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My third ride was the Street Bob. Going into this, this was the bike I would have been most interested in actually buying, but by the time I left, it was the bike I was most disappointed in.The overall feel of the bike was great, big enough to handle highways and interstates, but still small and slender enough to give a lighter stripped down feel, exactly what I want out of a bike. The ergonomics of the Street Bob, for me, were terrible. The seat pushed me too far forward, the pegs were too high, and the seat too low. My knees felt like they were at my chest. I felt less cramped on the mid control Sportster. I’m also not a fan of the new gas tank shape. If I were to buy a new Street Bob I’d have to spend so much money on making it comfortable, and look the way I want that I wouldn’t even consider it, except for one thing, that dash. Harleys new low profile dash, which is integrated into the bar clamps is the greatest motorcycle dash ever. You can try to fight my on this, but I will not be swayed. The display is very small and sleek, yet displays all of the information you would ever need and is still very easy to read. I would buy this bike purely for the dashboard.

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The fourth bike I chose was the new Deluxe, which was on the complete opposite end of my personal spectrum as the Street Bob. Consistently my least favorite Harley these have always been way to retro for me, far too much chrome with those very old school white walls, and the ugly triple lights, the floor boards too high, and the seat and those beach bomber bars too low. But that gorgeous blue paint beckoned and today was about trying bikes I normally wouldn’t try, so I decided to give it a chance and see what it was all about. My friends, I have never been so wrong about a motorcycle. The minute we took off down the road I was floating in comfortable bliss. Everything was right where it needed to be, and despite the very overcast day the chrome and that incredible blue paint sparkled in my peripherals and brought a joy upon me that I never though this bike would. This is the bike that you take to a gently curving road and ride at 55-65 mph all day long, never pushing the limits, but simply relaxing, taking in the scenery and enjoying the day. I’d still take off those stupid auxiliary lights though.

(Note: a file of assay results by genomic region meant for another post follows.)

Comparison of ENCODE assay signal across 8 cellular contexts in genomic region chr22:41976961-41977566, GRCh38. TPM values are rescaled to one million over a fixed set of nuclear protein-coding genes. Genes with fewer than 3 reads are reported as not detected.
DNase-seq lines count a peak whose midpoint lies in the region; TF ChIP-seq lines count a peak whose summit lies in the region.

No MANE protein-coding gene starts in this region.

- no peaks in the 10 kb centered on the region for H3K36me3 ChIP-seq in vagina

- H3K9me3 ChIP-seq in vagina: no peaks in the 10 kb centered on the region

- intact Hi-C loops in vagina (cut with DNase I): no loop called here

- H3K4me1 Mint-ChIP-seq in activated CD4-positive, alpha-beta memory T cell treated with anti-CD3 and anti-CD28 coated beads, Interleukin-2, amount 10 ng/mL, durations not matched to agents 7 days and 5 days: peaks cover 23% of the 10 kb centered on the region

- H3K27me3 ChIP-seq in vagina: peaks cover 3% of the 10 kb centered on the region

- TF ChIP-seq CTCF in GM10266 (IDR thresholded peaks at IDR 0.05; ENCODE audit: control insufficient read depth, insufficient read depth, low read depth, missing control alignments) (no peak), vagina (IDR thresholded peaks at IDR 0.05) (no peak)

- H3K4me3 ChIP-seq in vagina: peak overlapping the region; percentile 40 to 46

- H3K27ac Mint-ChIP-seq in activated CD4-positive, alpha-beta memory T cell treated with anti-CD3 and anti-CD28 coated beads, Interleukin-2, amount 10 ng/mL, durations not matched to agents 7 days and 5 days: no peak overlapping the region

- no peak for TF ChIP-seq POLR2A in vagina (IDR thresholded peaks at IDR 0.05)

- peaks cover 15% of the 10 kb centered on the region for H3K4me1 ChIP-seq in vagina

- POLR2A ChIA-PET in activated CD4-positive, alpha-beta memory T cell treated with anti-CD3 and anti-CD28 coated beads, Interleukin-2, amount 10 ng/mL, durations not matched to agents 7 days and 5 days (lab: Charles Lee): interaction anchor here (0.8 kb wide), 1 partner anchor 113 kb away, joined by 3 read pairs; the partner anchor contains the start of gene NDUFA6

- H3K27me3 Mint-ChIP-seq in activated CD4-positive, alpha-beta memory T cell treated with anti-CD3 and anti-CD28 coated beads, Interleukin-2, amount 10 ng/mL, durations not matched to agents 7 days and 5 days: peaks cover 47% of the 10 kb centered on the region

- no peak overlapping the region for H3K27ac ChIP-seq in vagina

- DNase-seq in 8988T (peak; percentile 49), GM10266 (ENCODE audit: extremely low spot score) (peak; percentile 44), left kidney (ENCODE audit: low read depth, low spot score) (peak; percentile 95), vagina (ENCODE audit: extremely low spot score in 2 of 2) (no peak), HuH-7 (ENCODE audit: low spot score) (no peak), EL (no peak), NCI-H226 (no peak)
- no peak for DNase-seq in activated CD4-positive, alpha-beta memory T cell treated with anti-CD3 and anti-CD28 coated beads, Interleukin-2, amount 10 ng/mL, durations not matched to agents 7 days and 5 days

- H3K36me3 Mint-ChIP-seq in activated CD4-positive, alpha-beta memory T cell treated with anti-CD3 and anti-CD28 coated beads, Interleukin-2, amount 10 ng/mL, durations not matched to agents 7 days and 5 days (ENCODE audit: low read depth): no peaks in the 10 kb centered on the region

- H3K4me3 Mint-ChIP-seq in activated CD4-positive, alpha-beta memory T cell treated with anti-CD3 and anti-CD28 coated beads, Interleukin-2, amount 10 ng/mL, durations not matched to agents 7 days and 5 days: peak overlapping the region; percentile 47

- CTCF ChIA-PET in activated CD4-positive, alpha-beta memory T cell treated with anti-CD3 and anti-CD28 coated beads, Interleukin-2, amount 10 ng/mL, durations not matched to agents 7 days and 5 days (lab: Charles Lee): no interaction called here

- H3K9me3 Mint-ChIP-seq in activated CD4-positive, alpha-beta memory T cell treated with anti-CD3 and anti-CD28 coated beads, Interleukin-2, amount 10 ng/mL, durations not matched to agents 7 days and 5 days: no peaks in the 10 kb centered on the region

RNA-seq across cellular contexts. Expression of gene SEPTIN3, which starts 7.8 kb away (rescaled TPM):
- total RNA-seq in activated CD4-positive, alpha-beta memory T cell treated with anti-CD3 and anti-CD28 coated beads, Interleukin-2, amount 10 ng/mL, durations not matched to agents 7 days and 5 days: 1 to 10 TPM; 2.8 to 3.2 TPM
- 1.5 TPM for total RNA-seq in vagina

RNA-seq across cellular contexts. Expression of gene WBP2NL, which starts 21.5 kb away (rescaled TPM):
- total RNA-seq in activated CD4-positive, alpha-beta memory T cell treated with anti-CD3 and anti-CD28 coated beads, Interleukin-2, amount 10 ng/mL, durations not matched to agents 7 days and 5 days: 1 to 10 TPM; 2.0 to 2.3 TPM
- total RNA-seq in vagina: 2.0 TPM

The fifth bike, and final ride of the day was the Fat Bob. This retro futuristic bike has caused a good deal of commotion for Harley, and it’s easy to see why. While still based on the Softtail platform the styling and feel of this bike is very different from anything Harley has ever made. Riding it provides the same feeling. This bike is not a cruiser, nor is it a sport bike, clearly, this is a standard with slightly forward set controls. The seat keeps you very upright and provides a surprising amount of back support, and the drag bars and steepish rake make the bike very nimble, but that fat front tire fights the lean, trying its best to keep the bike upright. For my last ride I debated between this and a CVO Roadglide but my friend talked me into this one as he had just gotten done with it. I’m glad he did. This bike was by far the most interesting of the day, although not my favorite. My only complaint on this one is that the tank mounted dash was primarily a tach with the speedometer being a digital readout. That needs to be switched because this is by no means a sport bike and monitoring RPM for perfect shift points etc. is too far down the priority list for the tach to be displayed as prominently as it is.

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I’ve read various reviews and have always been a bit skeptical of the reviews that claim that each bike has its own unique personality, despite being built on the same platform, but after this weekend I can say that’s very true. If you’re into this type of bike, and can justify the cost they’re definitely worth considering. I’m still not of the mindset that it’s Harley or nothing, but I still think that they’re bikes hold up very well to the competition and are worth of at least some of the premium they command.

It was overall a really fun afternoon, despite the cloudy and cold weather. We got to check out a good variety of bikes, I experienced several bikes that I wouldn’t have normally considered, and had my mind changed on several. Everyone was very friendly and I met a couple of pretty cool people. Plus, any day riding is a good day, regardless of what you’re on.

Edit: Damn you Kinja and you’re ten thousand pictures.